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Togo: Farmers practice pruning to improve their cashew yield

On a sunny April day, Akouété Apedo walks through his cashew plantation. The harvest season, which runs from February to March, is over. Mr. Apedo operates a three-hectare family cashew plantation in Elavagnon, in the prefecture of Est Mono, about 30 kilometres from Anié in southern Togo.

He circles each tree with a pruner, lifting the branches to be pruned and cutting them one after another. This technique creates good aeration for the trees. Mr. Apedo prunes his trees to ensure good production even when rainfall is poor.

The decrease in rainfall and the aging of trees has a negative impact on cashew yields. Mr. Apedo says, “In previous years, I had production of 700 kilograms per hectare. But this year I ended up with 400 kilograms per hectare.”

Cashew trees need moderate amounts of rain during the rainy season and heat in the dry season. If rainfall is normal, the trees store water and redistribute it when they flower. Insufficient rain and dry winds lead to poor production.

Aliou Sakibou is the director of ICAT, the institute for technical support. He says the cashew tree prefers rains until October, followed by heat in November, the start of flowering.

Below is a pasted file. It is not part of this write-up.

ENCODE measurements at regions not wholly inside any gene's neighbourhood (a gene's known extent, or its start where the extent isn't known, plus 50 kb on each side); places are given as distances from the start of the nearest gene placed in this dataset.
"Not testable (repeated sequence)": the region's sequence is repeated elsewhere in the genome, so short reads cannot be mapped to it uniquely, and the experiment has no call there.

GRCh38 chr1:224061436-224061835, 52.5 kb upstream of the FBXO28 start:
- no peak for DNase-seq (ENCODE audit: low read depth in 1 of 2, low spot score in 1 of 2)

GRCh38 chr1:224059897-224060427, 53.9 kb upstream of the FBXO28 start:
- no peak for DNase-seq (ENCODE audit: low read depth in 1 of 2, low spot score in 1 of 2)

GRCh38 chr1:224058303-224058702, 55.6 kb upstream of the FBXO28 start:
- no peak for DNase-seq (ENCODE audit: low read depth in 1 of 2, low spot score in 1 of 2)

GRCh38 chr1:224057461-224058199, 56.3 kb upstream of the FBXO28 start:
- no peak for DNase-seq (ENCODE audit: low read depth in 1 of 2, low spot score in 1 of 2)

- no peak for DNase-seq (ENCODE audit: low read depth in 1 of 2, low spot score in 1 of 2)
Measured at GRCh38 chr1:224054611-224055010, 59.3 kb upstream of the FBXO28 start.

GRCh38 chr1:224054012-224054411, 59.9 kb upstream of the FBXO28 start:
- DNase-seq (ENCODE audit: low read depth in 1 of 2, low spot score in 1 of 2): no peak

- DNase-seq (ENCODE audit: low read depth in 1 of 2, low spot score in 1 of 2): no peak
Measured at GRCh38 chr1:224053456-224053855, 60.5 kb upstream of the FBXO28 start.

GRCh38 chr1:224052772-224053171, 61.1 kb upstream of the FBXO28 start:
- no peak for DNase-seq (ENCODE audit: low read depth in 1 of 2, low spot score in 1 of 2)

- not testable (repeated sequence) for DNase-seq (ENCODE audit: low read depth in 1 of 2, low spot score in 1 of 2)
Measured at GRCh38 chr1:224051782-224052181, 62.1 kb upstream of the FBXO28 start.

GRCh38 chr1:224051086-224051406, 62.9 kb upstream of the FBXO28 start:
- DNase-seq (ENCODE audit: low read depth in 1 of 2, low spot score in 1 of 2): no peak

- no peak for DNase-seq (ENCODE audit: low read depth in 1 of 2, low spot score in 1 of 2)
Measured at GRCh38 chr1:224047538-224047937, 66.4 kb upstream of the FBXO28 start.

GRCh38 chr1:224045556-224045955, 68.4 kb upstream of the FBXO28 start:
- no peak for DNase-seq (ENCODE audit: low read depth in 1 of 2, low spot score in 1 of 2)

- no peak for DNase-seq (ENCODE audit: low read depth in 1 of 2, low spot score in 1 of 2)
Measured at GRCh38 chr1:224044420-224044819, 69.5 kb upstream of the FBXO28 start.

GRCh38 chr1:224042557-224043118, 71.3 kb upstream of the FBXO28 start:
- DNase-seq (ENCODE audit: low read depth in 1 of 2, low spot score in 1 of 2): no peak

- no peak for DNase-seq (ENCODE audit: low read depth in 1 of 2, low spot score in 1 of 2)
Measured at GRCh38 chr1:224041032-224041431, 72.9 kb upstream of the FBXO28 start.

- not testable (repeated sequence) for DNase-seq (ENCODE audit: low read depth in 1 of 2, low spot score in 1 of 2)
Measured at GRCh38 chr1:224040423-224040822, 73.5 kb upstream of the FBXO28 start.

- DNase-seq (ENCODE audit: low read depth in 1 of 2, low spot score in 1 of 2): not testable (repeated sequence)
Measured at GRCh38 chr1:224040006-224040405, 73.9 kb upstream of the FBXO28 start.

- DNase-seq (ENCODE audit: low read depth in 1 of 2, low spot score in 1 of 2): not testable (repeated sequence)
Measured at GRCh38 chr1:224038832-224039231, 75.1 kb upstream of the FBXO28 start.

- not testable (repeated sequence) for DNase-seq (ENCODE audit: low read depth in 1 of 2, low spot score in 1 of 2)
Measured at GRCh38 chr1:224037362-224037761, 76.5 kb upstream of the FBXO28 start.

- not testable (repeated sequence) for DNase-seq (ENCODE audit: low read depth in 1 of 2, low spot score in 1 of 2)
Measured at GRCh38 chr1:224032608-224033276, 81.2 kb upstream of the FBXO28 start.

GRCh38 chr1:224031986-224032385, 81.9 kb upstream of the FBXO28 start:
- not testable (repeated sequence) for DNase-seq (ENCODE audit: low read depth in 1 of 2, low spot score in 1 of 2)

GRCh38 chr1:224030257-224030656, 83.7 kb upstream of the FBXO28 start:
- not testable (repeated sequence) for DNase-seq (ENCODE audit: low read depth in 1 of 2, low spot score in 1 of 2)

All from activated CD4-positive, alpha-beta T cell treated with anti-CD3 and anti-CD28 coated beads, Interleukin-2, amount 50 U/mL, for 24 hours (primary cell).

But with the recent fluctuations in rainfall and heat, farmers are unsure of good yields. Flowers may dry up, especially when it rains too early and production stops, or when there is not enough rain and a severe drought.

The age of trees is another crucial problem. Cashew trees need light to produce well. Pruning branches from older trees with many branches allows other parts of the tree to receive more light and better air circulation.

Mr. Sakibou adds: “The solution is to cut down some trees to allow others to grow and produce properly. To be able to cut them, you have to have chainsaws because they are big trunks. You can also cut the branches of certain trees when they touch the ground. ”

Harmattan, the strong, dry wind that blows in December and January, is also an enemy of the cashew tree. Mr. Apedo explains, “When the harmattan is too dry, the flowers dry up and the nuts fall off.” Unfortunately, he can do nothing against this enemy. He declares, “I am at the mercy of the climate.”

Loumonvi Gnami owns eight-and-a-half hectares in Tchikita, Est Mono. He agrees with Mr. Apedo about the harmattan, adding: “The harmattan has something to do with the poor production of cashew nuts. The flowers of the trees, which bear fruit, dry out, which influences the quantity. Even if the seeds are already formed, they dry out in the harmattan period.”

Mr. Gnami has adopted new cashew varieties, and says they produce well after just 18 months. He explains, “I tried the new strain in August 2019. Last season, the plants produced well on half a hectare.”

These farmers are hoping that Improved seeds and pruning can help them to get good yields despite the changing climate.

This resource was supported with the aid of a grant from The Deutsche Gesellschaft für Internationale Zusammenarbeit GmbH (GIZ) implementing the Green Innovation Centre project.